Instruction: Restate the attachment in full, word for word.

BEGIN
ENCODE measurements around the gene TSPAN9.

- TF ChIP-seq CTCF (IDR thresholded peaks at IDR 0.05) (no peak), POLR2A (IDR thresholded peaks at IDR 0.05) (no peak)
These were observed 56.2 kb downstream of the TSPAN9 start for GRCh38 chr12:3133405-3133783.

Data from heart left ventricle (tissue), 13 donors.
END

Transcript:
ENCODE measurements around the gene TSPAN9.

- TF ChIP-seq CTCF (IDR thresholded peaks at IDR 0.05) (no peak), POLR2A (IDR thresholded peaks at IDR 0.05) (no peak)
These were observed 56.2 kb downstream of the TSPAN9 start for GRCh38 chr12:3133405-3133783.

Data from heart left ventricle (tissue), 13 donors.